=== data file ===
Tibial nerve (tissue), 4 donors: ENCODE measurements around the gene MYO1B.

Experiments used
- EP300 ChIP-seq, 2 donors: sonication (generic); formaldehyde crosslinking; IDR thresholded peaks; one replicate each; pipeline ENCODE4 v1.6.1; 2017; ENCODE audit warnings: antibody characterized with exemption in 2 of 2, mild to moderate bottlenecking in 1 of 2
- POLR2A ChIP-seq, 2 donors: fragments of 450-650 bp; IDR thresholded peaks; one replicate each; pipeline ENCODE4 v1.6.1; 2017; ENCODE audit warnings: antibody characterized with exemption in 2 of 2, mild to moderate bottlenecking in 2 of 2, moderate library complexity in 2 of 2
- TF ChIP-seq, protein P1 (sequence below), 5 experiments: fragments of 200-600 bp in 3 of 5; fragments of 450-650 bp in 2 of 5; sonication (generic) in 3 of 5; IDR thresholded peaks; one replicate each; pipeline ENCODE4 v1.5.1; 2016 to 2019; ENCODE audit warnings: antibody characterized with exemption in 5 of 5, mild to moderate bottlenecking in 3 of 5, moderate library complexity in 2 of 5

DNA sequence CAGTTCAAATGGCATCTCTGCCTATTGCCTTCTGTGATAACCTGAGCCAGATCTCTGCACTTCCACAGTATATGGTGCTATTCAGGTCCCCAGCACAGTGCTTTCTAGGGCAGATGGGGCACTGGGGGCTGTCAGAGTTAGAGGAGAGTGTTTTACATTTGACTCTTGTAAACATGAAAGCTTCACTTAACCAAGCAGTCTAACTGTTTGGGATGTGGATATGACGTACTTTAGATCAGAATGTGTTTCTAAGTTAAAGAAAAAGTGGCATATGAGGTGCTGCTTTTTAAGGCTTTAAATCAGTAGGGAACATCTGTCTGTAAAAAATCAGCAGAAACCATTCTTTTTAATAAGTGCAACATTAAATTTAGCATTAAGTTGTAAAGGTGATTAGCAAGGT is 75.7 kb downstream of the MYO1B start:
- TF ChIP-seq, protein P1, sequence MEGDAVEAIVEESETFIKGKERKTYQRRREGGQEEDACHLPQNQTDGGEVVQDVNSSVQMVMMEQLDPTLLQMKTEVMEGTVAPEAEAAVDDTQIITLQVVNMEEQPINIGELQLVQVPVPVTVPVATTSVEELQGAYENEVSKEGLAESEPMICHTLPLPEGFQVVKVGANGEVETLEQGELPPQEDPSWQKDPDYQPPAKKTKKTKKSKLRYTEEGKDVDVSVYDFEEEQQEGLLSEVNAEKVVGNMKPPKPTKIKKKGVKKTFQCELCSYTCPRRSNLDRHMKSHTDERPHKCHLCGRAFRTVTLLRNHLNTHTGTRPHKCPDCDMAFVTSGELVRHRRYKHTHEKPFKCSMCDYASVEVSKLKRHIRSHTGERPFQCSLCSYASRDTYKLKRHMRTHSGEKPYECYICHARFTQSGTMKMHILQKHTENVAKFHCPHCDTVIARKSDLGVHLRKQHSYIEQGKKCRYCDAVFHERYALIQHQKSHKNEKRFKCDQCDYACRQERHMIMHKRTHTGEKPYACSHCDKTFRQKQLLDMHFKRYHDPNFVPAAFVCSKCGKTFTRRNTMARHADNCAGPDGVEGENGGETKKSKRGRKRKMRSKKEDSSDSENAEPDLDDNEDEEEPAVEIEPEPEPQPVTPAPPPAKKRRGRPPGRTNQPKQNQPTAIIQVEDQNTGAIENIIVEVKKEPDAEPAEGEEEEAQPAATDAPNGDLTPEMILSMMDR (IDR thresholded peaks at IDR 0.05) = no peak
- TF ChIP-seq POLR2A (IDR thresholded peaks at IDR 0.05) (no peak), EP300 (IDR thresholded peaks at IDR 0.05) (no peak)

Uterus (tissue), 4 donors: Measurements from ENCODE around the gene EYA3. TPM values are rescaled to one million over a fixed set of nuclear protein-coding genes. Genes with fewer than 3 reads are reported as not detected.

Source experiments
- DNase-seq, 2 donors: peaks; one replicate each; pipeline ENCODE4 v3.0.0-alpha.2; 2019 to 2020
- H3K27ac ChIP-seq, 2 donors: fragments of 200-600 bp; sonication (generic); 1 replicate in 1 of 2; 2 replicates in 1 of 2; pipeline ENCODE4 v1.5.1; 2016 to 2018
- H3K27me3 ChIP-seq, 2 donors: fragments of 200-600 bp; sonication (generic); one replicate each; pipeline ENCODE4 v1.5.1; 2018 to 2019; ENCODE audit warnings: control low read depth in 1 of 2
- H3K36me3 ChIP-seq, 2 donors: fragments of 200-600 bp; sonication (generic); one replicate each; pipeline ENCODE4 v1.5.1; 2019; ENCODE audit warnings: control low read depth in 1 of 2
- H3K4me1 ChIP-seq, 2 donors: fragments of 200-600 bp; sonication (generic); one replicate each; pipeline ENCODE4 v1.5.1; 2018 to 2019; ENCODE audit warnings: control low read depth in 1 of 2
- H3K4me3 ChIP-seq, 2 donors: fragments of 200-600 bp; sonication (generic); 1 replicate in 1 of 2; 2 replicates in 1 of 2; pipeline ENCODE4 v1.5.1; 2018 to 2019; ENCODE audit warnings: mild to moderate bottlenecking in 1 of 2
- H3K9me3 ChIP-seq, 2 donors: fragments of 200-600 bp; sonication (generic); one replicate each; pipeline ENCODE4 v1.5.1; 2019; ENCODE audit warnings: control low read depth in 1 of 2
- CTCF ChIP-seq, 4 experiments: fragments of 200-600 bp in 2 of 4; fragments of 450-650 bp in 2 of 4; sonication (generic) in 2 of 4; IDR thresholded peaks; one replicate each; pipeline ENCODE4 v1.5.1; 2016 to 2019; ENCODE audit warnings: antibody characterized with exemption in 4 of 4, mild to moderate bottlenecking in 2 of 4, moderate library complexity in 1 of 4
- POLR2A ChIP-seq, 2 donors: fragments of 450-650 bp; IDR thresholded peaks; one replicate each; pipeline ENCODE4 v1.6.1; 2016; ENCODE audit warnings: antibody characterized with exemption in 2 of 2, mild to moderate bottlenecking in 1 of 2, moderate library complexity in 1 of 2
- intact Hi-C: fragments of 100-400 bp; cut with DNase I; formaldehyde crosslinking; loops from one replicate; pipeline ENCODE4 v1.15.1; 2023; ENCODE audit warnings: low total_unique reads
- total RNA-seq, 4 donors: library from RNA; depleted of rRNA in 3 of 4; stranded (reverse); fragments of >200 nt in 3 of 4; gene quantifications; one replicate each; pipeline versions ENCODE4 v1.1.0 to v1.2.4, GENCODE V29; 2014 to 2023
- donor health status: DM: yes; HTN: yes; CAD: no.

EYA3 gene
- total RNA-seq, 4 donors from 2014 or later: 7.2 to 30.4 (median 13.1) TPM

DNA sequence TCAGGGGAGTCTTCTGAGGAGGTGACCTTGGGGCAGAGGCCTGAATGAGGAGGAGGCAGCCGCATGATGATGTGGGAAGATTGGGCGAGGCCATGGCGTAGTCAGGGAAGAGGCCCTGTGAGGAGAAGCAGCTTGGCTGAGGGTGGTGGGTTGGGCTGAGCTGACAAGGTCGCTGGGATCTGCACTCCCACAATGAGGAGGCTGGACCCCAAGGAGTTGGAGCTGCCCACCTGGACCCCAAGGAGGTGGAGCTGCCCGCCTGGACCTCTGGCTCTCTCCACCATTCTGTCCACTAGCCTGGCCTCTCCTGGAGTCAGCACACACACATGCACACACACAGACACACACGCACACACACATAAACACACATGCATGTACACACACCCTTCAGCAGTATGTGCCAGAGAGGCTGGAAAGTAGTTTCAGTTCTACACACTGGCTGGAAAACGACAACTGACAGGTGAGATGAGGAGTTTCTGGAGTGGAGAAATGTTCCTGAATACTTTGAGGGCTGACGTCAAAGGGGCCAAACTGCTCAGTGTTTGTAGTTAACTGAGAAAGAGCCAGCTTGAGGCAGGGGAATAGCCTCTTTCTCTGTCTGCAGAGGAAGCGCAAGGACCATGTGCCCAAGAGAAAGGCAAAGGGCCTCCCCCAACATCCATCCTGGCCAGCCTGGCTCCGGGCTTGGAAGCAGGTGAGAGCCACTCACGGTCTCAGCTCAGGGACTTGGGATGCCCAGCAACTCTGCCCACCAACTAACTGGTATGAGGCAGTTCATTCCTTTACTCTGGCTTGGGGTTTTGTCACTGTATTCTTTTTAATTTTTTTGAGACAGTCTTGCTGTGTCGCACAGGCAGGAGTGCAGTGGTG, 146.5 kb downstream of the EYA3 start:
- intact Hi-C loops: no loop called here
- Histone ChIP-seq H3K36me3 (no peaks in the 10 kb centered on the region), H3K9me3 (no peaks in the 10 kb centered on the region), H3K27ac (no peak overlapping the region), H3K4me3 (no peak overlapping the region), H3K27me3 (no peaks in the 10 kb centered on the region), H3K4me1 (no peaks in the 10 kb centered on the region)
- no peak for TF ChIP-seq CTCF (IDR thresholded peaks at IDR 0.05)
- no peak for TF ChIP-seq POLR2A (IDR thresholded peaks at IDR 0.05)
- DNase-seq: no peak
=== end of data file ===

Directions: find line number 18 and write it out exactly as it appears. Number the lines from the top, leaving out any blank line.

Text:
- CTCF ChIP-seq, 4 experiments: fragments of 200-600 bp in 2 of 4; fragments of 450-650 bp in 2 of 4; sonication (generic) in 2 of 4; IDR thresholded peaks; one replicate each; pipeline ENCODE4 v1.5.1; 2016 to 2019; ENCODE audit warnings: antibody characterized with exemption in 4 of 4, mild to moderate bottlenecking in 2 of 4, moderate library complexity in 1 of 4